I thought it was so cool, I even made this ridiculous video with my ball winder and swift in action (yes, I'm a super nerd):

Monday, January 16, 2012

Flavour Zen Tastes

The boyfriend has started a new blog! He's calling it Flavour Zen Tastes, and he's using it to write about his explorations in food. He recently acquired the taste for coffee and has been experimenting with adding interesting flavours to this drink with a local coffee shop owner Brian. He's also been writing about the delicious food we get to eat on a regular basis (yes, this is why I'm getting fat), such as this mouth-watering mustard-crusted trout:

You should go check it out!

Friday, January 13, 2012

The Annual X-mas Crafting Review (Part 2)

Besides all the X-mas knitting I did this year, I also made a few things out of wire. For my friend Stevie, I made a snail...

This piece was created by twisting some 1.5mm aluminum wire into shape with pliers and then hammering it into place. I added a jump ring and then put it on a pleather cord (not pictured, unfortunately). This was surprisingly quick to make, and I'm quite happy with the design (which was actually conceived of by the boyfriend). I'd definitely use this design again for earrings or pendants... perhaps even to sell on Etsy eventually? I even made the clasp!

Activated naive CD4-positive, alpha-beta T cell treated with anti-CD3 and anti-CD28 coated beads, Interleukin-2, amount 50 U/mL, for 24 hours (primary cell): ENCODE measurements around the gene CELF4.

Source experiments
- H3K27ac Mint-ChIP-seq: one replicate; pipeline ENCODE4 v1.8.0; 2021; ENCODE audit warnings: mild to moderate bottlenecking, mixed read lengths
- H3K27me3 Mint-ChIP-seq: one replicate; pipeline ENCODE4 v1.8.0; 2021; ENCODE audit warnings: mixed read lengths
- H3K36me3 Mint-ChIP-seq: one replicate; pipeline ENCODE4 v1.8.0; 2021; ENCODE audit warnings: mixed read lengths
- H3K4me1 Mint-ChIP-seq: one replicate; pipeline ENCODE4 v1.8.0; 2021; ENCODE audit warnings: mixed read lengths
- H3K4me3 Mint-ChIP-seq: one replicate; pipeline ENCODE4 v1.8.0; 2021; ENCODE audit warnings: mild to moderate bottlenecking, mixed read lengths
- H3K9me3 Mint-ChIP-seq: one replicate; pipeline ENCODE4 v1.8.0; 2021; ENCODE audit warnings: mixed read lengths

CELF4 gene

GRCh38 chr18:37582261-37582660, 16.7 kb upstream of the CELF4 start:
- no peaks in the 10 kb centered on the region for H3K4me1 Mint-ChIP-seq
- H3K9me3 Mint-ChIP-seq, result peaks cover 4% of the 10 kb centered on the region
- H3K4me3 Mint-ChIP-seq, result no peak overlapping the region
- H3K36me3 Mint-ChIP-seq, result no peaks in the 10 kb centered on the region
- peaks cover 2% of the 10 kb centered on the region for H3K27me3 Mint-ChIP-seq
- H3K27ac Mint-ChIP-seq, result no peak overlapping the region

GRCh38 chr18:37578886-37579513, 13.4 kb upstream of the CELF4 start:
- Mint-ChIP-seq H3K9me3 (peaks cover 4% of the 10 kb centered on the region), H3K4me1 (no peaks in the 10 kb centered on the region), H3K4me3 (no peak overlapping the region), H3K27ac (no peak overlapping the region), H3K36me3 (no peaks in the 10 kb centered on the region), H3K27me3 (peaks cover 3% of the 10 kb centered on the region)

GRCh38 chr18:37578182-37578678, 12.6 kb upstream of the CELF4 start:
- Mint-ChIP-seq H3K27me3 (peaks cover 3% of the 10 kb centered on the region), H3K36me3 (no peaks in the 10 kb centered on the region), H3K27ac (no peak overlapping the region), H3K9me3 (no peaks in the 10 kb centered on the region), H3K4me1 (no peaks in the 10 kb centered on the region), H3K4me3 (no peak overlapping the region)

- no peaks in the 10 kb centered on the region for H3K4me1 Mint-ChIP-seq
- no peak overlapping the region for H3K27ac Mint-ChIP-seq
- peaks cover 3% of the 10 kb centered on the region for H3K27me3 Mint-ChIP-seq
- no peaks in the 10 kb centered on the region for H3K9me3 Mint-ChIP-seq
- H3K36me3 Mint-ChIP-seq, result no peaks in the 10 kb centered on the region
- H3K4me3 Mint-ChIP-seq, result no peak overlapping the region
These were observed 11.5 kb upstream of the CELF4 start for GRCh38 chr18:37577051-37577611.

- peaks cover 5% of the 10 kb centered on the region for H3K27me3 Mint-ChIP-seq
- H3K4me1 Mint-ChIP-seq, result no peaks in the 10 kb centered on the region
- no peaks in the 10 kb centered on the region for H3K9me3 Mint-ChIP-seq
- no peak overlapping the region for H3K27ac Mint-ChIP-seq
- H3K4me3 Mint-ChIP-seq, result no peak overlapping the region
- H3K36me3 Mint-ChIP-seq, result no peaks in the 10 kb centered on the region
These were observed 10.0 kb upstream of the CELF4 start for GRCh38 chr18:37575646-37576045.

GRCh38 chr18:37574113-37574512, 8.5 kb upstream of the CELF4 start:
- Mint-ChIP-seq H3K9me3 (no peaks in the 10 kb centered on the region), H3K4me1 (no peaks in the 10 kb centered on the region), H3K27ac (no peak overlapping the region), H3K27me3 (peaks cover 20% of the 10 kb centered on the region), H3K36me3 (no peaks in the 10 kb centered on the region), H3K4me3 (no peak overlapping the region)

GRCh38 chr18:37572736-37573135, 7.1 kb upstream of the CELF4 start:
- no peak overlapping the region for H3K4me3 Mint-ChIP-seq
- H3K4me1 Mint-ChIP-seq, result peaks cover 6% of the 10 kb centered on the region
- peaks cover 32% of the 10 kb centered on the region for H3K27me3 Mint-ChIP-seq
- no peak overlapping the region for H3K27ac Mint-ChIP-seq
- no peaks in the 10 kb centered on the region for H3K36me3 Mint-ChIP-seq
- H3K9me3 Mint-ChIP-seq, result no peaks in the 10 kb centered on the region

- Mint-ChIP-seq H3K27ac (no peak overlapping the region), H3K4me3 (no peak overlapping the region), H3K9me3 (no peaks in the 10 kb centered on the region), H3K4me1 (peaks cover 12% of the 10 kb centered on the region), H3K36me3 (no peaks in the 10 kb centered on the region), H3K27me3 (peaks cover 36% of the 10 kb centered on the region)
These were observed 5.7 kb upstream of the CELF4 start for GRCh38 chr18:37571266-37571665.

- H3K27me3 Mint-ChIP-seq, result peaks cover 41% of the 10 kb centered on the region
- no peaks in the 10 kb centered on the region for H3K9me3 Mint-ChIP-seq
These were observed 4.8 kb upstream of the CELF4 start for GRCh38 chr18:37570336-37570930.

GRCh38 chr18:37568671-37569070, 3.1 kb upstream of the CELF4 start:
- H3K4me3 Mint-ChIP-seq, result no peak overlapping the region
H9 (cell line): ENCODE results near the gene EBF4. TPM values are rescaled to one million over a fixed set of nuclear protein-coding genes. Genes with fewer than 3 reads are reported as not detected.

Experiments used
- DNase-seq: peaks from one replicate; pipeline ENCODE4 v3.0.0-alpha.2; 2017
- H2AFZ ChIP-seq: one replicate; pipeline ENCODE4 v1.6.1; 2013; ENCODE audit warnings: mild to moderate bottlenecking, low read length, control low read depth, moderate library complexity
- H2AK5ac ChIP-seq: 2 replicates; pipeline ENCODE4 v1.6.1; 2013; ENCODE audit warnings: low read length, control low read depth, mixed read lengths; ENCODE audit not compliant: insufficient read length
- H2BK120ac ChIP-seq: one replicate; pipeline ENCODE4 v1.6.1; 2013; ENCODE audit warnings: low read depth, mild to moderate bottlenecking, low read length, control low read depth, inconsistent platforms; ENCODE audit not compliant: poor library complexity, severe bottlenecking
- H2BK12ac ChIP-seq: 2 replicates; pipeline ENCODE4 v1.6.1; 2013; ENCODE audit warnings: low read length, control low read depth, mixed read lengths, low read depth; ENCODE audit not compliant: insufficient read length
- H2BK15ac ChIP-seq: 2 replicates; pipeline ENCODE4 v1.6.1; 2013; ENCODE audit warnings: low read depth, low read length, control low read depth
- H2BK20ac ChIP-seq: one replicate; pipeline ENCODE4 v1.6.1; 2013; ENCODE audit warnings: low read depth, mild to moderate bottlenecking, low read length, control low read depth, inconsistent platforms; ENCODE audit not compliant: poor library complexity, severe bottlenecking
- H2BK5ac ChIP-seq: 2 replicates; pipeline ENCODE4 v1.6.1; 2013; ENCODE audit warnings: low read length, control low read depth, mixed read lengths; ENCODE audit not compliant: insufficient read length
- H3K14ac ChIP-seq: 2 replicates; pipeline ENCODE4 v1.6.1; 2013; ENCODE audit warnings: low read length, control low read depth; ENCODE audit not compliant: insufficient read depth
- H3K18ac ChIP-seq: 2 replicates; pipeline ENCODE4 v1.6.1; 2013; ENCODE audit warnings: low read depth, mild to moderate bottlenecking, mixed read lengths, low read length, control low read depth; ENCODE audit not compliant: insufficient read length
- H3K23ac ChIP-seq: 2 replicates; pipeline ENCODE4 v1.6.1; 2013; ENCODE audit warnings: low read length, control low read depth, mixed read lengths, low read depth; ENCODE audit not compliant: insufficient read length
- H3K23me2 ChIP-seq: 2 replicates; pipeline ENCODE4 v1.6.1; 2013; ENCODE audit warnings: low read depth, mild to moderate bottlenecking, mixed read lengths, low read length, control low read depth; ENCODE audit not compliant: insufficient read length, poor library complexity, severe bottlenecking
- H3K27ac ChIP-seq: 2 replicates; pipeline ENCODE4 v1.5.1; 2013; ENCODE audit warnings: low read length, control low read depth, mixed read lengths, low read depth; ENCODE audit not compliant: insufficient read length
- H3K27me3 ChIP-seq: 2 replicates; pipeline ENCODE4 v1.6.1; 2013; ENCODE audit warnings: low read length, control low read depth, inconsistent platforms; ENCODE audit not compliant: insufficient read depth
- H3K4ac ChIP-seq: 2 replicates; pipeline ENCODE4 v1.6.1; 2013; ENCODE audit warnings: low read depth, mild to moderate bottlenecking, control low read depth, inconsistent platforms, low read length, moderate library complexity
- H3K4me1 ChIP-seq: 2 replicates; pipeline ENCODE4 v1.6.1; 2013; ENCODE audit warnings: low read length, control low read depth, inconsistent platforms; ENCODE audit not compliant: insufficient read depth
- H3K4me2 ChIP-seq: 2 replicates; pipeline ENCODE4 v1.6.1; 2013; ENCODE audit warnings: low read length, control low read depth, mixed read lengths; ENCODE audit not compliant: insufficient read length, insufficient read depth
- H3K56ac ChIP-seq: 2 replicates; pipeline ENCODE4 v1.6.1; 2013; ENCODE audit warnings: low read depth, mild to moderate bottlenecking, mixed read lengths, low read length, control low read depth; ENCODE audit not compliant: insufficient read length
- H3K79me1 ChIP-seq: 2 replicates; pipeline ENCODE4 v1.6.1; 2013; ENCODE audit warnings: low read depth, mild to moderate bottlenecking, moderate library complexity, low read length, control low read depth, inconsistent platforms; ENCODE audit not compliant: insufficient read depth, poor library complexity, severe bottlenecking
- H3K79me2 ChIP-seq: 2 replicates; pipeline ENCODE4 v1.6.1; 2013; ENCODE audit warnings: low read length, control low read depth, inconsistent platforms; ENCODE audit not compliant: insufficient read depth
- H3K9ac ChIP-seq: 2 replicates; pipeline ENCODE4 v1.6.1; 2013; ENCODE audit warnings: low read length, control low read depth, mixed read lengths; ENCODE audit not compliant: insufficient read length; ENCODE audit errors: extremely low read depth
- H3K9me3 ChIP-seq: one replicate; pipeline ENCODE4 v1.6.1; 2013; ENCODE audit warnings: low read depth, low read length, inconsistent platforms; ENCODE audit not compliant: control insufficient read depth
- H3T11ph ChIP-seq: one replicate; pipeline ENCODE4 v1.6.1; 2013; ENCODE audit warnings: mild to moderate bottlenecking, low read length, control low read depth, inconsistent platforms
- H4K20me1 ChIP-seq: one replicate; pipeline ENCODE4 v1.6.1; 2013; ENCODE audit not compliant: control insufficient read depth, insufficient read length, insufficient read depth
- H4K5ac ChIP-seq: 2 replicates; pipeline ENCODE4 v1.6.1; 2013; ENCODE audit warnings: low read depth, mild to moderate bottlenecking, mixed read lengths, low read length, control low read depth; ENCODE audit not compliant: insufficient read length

For my Mom, this year, in addition to those pretty knitted cuffs, I made a shawl pin:

I again used 1.5mm aluminum wire to make the basic shapes, then hammered them into place and attached them together with a thinner silvery wire (not sure of the material). My favourite detail is the vintage button attached in the centre there. I had been planning on putting a bead or something, but then inspiration hit and it just seemed to fit perfectly. It's one of the vintage buttons I picked up at the Creativ Festival this year.

I'm also a huge fan of the dangly bit at the end of the pin part. I used a Swarovski crystal and a teardrop-shaped glass crystal bead.

And of course the boyfriend insisted on showing off my work in the setting of his epic beard: